Finally, I made a public posting that he had crossed a line which had nothing to do with Israel or politics, but everything to do with respect and civilized behavior. I pointed out that I had asked politely several times and then told him to stop posting such material, but he had behaved like a boor rather than as a respectful family member and a decent human being. When someone says they don’t care to discuss something, you apologize and change the subject unless you’re a therapist or a detective. Regardless of the subject in question. I also said I was blocking his email effective immediately, and did so. Haven’t lost any sleep or any other members since, and am still close to his children (my cousins).

Ezikiel says:

Dear Mathew, Standing up for truth is nothing to be
regretful about. I’ve also had to wrestle with the mob mentality of the Left. Faced with willful ignorance, self-righteousness,
plain stupidity, and anti-semitism among professed progressives, I had to go back and re-examine what progressivism
really is all about – and to gradually understand its fallacies. That’s called growing up, which never a
pain-free process. I sympathies
with your disappointments, but hope that you continue to stand tall and be
proud. The Jewish-Arab war is a
clear case of right and wrong, and justice is on your side.

Using the words “lecture” and “friends” in the same sentence sums up your whole problem. People who lecture friends quickly lose their friends. Kind of like Israel and so many Israelis that we all probably know, if you think about it.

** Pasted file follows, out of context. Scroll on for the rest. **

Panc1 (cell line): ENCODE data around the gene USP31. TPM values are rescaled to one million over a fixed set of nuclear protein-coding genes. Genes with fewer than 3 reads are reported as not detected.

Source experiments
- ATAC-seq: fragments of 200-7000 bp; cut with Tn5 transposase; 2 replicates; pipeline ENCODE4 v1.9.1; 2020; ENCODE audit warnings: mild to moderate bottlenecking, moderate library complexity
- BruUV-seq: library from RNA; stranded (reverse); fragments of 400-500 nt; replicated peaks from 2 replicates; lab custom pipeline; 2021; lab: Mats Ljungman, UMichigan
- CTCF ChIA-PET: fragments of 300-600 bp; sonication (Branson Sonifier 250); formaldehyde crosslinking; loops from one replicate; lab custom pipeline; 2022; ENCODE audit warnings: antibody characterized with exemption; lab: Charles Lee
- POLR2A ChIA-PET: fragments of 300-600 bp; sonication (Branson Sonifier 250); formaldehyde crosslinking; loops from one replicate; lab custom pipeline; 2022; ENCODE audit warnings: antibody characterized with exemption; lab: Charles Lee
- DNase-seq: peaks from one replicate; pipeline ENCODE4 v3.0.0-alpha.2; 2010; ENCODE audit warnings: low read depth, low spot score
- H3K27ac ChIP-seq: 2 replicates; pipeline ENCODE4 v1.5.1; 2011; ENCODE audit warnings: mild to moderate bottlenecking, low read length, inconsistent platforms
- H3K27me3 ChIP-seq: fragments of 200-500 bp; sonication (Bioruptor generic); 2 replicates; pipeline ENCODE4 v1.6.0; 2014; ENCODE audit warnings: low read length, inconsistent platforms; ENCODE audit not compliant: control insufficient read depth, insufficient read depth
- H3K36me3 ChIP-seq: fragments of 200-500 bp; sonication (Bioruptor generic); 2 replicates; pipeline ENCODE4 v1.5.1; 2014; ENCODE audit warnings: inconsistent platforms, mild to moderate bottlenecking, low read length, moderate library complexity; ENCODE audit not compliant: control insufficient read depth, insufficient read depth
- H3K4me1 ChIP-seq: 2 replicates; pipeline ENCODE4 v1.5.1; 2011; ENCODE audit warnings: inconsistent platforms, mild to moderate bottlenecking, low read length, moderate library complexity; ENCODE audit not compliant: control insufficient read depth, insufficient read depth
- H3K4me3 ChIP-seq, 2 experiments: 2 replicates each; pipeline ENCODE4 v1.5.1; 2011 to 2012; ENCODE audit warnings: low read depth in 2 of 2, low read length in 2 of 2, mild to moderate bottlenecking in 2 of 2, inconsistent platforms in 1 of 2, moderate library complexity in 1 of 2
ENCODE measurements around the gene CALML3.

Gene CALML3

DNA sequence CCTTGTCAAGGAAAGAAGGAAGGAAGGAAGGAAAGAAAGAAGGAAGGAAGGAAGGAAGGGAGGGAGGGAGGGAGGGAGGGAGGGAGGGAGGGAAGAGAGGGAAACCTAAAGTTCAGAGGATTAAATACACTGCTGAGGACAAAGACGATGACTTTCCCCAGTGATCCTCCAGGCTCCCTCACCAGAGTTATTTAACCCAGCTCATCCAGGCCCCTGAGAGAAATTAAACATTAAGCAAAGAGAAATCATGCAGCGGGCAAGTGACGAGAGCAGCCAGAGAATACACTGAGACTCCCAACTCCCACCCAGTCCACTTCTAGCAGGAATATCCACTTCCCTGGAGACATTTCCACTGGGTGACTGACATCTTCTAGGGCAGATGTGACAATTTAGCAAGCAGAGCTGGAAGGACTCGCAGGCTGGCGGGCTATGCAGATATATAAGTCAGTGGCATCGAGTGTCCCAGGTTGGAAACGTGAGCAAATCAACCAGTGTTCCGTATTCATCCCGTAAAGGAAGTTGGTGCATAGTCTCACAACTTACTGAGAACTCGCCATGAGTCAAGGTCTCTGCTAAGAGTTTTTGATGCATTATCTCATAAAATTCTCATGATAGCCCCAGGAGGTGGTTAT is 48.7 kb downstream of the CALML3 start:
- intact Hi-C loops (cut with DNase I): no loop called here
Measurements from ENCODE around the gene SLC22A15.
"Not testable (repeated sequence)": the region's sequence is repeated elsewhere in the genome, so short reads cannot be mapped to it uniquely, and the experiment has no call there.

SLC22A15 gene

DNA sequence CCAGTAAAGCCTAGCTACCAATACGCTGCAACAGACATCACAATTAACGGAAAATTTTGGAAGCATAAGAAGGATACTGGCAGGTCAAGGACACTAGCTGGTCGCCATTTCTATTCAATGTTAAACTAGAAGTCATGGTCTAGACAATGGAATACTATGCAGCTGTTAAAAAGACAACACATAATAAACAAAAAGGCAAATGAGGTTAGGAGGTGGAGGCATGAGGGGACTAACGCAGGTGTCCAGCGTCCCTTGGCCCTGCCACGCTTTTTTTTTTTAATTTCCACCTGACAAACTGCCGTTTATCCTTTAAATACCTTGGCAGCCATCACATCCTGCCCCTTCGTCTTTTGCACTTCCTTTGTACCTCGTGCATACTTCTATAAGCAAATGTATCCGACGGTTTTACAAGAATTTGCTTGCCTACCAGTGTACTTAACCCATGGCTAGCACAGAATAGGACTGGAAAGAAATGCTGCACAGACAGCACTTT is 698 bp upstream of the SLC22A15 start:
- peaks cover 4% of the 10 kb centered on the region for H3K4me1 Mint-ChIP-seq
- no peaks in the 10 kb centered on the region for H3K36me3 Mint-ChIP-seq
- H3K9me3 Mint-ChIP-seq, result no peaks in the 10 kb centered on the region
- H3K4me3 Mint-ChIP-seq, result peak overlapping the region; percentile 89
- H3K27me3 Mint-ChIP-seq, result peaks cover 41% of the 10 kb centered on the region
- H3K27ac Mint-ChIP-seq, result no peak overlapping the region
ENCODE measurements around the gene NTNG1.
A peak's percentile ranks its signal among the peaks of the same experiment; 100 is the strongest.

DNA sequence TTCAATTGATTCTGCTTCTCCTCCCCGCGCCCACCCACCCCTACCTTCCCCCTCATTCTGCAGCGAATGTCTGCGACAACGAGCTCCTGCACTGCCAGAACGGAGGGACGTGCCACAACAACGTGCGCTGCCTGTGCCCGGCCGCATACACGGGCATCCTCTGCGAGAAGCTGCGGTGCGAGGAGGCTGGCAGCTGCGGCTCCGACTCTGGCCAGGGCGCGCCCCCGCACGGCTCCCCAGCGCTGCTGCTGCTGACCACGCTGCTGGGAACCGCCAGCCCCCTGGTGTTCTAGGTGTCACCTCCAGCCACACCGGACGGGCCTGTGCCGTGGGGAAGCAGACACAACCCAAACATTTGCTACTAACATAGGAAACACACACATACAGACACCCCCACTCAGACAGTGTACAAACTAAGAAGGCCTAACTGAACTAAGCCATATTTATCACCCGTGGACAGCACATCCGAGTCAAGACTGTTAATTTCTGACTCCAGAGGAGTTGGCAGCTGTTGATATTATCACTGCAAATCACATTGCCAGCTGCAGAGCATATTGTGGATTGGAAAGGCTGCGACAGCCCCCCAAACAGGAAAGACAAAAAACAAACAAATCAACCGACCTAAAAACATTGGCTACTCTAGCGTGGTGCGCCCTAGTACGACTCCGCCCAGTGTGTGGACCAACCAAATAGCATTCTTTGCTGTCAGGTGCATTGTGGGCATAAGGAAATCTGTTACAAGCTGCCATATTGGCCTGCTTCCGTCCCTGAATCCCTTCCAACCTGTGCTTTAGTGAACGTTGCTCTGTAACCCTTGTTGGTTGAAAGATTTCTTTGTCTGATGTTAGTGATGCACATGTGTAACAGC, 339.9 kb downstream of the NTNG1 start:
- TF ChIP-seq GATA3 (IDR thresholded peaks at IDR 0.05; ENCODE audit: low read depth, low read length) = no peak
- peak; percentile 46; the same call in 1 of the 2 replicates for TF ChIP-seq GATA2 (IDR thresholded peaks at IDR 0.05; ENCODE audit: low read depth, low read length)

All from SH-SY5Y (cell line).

On the other hand, people who talk with their friends and listen more than they talk, tend to gain friends. Kind of like Obama and some other Israelis have long been trying to do.

Sorry but anyone who thinks Jermiah Wright is a live issue is giving away the radical agenda he’s working on. Your reasons for turning away from Obama are a perfect copy of right wing talking points.

To any thoughtful Jew it should be difficult to defend what Israel has become. Really what can we say? We support peace, a two state solution, blah blah blah. Not much evidence that the State of Israel supports these things. Not much evidence that the State is creating the possibility of a viable Palestinian state. Not much evidence in short that the State of Israel is on OUR side, and therefore difficult for us Jews out here in the hinterlands of America to be on its side. Sometimes the only thing we can do, out here in the real world, is shake our head in sadness. In doing that we are doing far more for the Jewish people than lectures will ever accomplish.